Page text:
If you will be selling alternative bags, you will need to select a prominent and appropriate position to display them. This may be at the entry as customers enter, or near the point-of-sale. These will need signage and/or ticketing similar to the rest of your product range. If you will be providing compliant bags free of charge as part of each sale, you will need to consider where these will be located behind your counter or similar. You may also want to consider whether these will be provided to every customer, regardless of basket size, or whether your team will start asking customers if they need a bag.
- Team scripts
If you will be selling alternative bags, team members will need to know what these cost, how to perform the transaction, and how to politely encourage customers to purchase them. Your team also need to know how to explain the bag ban and how to handle customer queries and objections. See Step 4 Informing your customer >>
- Packing areas & processes
Reusable bags are varying sizes and shapes, and business owners will need to consider the impact on packing processes, handling and the health & safety of your team.
How could this impact my team?
Many retail workplaces and related workplace health and safety processes have been designed for the lightweight plastic bag.
Lightweight plastic bags can carry about 6kg each which means that some workers lift up to 6 tonnes of goods per day. Given most are larger and stronger than the standard plastic bag, reusable bags could, unless carefully controlled, lead to greater weight per load and thereby a significant increase in the risk of injury and stress on workers.
You have a responsibility to protect the occupational health, safety and welfare of your staff. A study by the Shop Distributive & Allied Employees’ Association (SDA) surveyed 1,000 workers and managers and made several recommendations which you might include in your own policy.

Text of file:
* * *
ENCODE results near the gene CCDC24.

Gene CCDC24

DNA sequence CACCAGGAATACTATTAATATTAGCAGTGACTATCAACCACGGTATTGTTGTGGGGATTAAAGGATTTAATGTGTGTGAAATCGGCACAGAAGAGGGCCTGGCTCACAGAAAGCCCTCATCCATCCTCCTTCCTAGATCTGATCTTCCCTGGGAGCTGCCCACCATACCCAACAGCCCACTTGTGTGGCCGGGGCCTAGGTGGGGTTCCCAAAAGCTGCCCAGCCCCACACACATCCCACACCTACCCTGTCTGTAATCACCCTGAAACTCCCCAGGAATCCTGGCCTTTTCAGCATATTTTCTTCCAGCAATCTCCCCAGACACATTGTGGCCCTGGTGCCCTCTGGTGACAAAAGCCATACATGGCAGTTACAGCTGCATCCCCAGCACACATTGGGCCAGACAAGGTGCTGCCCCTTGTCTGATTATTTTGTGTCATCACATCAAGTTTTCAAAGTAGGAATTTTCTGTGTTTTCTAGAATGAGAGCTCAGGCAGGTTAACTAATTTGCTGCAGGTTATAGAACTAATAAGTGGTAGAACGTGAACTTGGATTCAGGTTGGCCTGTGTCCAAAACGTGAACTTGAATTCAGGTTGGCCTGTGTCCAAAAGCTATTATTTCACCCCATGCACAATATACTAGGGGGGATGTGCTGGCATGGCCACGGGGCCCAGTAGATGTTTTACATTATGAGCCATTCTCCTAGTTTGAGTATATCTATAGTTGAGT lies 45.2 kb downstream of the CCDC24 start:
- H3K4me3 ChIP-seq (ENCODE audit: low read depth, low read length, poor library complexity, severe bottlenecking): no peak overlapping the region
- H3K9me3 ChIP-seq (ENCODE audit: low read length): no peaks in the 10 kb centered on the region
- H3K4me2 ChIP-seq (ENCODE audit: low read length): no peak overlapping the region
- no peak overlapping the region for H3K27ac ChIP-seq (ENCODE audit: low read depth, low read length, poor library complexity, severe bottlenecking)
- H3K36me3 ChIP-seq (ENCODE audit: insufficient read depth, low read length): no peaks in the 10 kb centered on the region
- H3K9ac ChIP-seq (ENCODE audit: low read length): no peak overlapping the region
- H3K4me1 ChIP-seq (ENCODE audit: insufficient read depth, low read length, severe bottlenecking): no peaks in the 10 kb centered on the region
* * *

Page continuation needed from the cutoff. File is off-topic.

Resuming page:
- consider the weight and strength needs of your alternative bags to ensure they match your product range and typical basket
- review your checkout, counter space and packing areas to assess what can or should be changed to accommodate reusable bags
- consider designing flat or separate packing areas (such as the separate packing bench implemented at Aldi)
- consider using weight limiting or indicating devices
- introduce scanning guns where possible to allow distance scanning of large/heavy objects
- consider rotating duties for those who are exposed to long periods of packing
After reviewing the spaces and equipment used to handle reusable bags, you should consider implementing new procedures to give your team clear guidelines for handling the bags.
Everyone has different lifting capacities but you should devise guidelines so your team knows how much to fill a bag and what weight is reasonable for them or a customer to lift. You should also train your team in handling situations such as customers asking for a bag to be overfilled, customers asking for help lifting bags, and how to politely decline dirty or damaged bags. For more information go to Step 4 Informing the Customer >>
In addition, the bag ban may place employees under more stress, particularly if some customers react negatively to not being given a free bag or if you have chosen to not supply bags at all. It is your responsibility as an employer to ensure workplace stress is monitored and managed.
Please note: the advice provided on this website is designed to assist retailers in understanding the ban and weighing up options but is by no means exhaustive. Each retail business should assess and make decisions based on their own advice and situation.